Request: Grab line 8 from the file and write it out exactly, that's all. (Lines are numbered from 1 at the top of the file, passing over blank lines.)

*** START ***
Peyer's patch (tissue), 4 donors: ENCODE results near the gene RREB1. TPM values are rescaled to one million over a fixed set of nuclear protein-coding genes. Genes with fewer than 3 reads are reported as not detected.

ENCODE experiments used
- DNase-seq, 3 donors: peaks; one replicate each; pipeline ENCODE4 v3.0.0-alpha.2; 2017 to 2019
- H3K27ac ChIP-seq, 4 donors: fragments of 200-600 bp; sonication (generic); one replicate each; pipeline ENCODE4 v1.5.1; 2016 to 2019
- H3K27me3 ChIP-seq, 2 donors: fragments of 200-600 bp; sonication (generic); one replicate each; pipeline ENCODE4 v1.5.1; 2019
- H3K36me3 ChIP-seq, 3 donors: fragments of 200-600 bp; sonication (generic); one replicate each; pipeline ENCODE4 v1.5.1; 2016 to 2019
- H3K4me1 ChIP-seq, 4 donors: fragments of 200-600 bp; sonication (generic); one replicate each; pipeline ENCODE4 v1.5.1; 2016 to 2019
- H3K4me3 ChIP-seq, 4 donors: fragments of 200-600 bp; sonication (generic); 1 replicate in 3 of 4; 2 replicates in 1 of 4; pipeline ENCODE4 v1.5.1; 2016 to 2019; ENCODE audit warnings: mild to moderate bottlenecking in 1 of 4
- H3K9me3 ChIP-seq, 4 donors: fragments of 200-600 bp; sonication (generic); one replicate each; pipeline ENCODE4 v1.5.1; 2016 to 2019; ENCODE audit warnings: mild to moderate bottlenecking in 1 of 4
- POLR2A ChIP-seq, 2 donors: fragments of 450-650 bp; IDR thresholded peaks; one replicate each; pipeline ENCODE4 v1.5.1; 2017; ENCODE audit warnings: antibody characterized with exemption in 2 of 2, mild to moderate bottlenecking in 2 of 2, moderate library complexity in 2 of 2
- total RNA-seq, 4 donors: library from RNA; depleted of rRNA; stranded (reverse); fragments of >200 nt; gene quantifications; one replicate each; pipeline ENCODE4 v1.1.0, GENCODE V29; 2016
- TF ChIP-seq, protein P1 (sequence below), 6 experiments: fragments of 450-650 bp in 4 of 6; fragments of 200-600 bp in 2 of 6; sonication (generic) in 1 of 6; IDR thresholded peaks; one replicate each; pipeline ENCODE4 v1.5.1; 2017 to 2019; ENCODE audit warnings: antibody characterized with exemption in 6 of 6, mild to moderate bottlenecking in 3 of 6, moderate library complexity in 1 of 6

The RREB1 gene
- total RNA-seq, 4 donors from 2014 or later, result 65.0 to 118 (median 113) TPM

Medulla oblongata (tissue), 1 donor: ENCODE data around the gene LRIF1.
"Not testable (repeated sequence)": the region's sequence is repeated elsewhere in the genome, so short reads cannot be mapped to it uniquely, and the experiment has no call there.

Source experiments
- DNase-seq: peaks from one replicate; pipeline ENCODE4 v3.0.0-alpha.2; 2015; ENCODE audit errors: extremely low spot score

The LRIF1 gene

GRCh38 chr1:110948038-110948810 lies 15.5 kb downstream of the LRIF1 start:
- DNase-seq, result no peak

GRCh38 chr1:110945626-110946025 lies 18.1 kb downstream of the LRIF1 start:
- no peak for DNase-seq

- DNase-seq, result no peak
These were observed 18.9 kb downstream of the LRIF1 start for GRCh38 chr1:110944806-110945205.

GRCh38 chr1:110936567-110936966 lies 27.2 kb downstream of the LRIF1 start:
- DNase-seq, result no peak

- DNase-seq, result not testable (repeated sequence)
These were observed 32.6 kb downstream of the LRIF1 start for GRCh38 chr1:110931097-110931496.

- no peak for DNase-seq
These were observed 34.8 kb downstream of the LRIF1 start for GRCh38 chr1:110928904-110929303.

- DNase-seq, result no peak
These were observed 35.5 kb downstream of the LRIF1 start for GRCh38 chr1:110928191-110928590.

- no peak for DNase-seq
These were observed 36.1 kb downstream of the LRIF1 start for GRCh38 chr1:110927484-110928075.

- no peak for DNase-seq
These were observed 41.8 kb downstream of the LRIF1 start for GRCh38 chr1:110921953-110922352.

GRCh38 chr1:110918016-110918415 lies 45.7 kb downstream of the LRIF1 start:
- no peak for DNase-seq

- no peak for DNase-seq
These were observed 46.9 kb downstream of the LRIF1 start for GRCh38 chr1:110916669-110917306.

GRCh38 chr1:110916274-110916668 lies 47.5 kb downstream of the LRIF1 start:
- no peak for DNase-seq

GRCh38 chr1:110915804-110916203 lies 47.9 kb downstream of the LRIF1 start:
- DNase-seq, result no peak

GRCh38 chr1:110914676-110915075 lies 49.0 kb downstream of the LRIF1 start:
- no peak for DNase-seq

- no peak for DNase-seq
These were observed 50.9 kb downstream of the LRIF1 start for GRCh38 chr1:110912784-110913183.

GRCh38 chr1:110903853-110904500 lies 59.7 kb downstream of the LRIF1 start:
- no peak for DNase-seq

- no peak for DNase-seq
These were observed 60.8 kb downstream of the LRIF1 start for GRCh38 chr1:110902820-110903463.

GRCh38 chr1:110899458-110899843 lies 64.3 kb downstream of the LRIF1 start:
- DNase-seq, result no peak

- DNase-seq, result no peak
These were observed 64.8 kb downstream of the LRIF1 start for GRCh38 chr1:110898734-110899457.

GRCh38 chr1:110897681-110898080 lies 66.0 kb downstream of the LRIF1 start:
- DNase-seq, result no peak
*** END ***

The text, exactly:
- H3K4me3 ChIP-seq, 4 donors: fragments of 200-600 bp; sonication (generic); 1 replicate in 3 of 4; 2 replicates in 1 of 4; pipeline ENCODE4 v1.5.1; 2016 to 2019; ENCODE audit warnings: mild to moderate bottlenecking in 1 of 4